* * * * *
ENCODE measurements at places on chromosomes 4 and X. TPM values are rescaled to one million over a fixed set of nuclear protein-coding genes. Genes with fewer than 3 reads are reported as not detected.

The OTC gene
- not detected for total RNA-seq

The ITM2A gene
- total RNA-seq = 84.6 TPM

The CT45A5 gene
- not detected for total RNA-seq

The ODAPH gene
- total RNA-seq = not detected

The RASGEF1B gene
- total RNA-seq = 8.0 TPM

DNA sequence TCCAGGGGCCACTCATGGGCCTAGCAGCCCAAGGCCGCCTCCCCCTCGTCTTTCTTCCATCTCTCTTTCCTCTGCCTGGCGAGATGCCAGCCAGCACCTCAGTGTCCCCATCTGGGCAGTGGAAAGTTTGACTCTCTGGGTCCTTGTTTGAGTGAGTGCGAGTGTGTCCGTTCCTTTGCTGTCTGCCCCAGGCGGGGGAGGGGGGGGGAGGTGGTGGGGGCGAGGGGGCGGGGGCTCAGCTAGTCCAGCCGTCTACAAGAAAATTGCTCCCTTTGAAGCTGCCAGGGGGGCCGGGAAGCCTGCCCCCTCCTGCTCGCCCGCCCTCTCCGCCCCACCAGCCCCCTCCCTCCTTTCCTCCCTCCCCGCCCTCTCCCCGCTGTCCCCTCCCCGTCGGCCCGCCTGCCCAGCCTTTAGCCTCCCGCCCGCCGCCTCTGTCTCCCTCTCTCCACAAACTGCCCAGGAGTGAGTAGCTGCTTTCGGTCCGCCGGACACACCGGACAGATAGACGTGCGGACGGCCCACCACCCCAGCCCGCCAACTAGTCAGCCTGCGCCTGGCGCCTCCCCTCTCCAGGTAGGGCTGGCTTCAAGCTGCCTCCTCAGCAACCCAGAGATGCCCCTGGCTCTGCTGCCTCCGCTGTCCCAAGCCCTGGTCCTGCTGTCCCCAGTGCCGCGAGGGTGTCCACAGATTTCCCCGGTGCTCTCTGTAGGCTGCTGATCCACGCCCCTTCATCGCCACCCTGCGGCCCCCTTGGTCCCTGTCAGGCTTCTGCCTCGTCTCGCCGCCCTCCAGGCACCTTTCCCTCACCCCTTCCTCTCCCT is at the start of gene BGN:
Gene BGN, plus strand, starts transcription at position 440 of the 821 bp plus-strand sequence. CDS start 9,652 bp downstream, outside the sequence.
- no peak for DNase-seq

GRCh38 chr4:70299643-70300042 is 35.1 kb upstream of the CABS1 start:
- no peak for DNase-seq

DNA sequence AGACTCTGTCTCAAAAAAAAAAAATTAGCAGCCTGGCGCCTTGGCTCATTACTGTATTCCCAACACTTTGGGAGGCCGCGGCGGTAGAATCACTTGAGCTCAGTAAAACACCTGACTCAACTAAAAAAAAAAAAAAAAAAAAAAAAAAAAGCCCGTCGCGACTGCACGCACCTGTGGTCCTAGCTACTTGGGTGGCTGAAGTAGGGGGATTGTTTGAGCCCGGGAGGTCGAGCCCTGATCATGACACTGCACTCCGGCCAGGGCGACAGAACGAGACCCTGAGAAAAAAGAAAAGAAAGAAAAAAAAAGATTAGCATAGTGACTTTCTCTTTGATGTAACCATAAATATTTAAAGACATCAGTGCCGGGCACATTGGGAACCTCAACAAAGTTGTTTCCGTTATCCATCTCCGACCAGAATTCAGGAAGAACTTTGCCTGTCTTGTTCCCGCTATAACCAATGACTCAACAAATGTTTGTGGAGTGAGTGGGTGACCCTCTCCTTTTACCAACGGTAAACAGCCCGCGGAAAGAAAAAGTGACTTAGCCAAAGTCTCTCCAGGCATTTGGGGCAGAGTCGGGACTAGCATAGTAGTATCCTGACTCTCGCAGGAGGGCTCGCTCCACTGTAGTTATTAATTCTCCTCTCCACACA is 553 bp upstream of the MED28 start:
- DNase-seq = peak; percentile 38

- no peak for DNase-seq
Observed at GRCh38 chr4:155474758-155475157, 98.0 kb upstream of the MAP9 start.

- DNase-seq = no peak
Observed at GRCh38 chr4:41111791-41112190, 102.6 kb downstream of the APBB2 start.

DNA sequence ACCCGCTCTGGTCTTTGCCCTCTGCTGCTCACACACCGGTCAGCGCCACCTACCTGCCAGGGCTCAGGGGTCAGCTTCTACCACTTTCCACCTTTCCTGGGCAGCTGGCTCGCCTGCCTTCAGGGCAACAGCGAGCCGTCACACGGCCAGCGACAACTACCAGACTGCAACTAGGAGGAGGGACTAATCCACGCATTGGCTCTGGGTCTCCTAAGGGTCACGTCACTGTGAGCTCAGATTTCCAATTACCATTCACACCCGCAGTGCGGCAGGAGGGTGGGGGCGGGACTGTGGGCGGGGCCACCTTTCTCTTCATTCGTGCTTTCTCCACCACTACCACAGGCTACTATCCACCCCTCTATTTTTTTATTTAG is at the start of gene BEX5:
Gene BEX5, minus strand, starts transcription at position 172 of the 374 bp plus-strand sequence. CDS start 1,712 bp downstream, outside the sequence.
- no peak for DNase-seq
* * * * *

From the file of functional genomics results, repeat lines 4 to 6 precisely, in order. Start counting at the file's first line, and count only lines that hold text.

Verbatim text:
The ITM2A gene
- total RNA-seq = 84.6 TPM

The CT45A5 gene